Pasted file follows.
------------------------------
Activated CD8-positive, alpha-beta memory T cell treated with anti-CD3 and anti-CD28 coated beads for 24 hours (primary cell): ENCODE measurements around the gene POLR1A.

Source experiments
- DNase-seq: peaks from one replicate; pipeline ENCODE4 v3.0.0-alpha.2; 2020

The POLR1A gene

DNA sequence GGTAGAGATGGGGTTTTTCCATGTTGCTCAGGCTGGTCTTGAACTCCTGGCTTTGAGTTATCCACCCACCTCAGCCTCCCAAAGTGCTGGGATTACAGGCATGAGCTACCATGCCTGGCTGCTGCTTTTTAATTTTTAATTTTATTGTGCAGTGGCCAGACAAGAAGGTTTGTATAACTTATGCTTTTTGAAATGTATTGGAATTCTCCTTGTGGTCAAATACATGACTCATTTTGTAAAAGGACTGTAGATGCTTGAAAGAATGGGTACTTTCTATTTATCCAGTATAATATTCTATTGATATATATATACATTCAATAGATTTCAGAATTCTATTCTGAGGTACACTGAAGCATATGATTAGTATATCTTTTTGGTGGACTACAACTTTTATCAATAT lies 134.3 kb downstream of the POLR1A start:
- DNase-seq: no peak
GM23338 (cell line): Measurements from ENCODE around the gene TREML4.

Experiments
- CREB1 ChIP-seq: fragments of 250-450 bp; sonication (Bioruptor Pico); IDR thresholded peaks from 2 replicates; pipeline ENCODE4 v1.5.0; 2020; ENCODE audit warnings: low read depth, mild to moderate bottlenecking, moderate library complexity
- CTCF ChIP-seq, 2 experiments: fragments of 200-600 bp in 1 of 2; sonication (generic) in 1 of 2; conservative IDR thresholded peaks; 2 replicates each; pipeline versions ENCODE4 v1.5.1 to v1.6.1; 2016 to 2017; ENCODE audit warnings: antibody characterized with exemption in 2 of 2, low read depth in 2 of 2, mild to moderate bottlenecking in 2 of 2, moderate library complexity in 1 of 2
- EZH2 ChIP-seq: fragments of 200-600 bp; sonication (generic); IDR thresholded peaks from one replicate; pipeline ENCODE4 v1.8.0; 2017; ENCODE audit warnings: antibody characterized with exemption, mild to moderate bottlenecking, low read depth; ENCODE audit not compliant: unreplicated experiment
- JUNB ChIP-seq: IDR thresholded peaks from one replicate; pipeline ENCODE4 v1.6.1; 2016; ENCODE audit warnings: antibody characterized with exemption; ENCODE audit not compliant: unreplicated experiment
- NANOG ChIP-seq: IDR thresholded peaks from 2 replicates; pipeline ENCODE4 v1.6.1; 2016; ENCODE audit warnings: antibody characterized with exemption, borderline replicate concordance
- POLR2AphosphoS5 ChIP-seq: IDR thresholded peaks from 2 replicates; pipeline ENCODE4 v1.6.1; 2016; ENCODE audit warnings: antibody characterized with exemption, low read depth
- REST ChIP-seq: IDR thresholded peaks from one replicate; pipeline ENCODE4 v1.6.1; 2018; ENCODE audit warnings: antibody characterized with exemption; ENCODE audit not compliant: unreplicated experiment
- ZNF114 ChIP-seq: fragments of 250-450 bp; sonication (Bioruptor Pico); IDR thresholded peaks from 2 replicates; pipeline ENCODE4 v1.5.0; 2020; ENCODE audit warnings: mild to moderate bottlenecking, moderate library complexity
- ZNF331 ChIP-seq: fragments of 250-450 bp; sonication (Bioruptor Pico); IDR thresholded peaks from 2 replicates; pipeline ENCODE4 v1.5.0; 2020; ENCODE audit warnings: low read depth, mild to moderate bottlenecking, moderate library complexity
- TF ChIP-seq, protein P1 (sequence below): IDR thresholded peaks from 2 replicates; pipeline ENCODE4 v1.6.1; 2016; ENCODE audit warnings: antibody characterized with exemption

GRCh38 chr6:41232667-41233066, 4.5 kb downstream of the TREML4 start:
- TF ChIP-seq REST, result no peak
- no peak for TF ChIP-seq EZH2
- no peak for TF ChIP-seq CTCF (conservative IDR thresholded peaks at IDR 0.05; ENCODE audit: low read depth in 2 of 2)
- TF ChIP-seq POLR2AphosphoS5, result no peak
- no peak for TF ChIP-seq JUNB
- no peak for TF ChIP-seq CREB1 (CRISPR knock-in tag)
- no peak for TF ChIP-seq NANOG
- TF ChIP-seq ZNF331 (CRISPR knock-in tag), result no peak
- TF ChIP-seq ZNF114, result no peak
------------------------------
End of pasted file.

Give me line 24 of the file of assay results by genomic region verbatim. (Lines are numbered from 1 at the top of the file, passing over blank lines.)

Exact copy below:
- no peak for TF ChIP-seq JUNB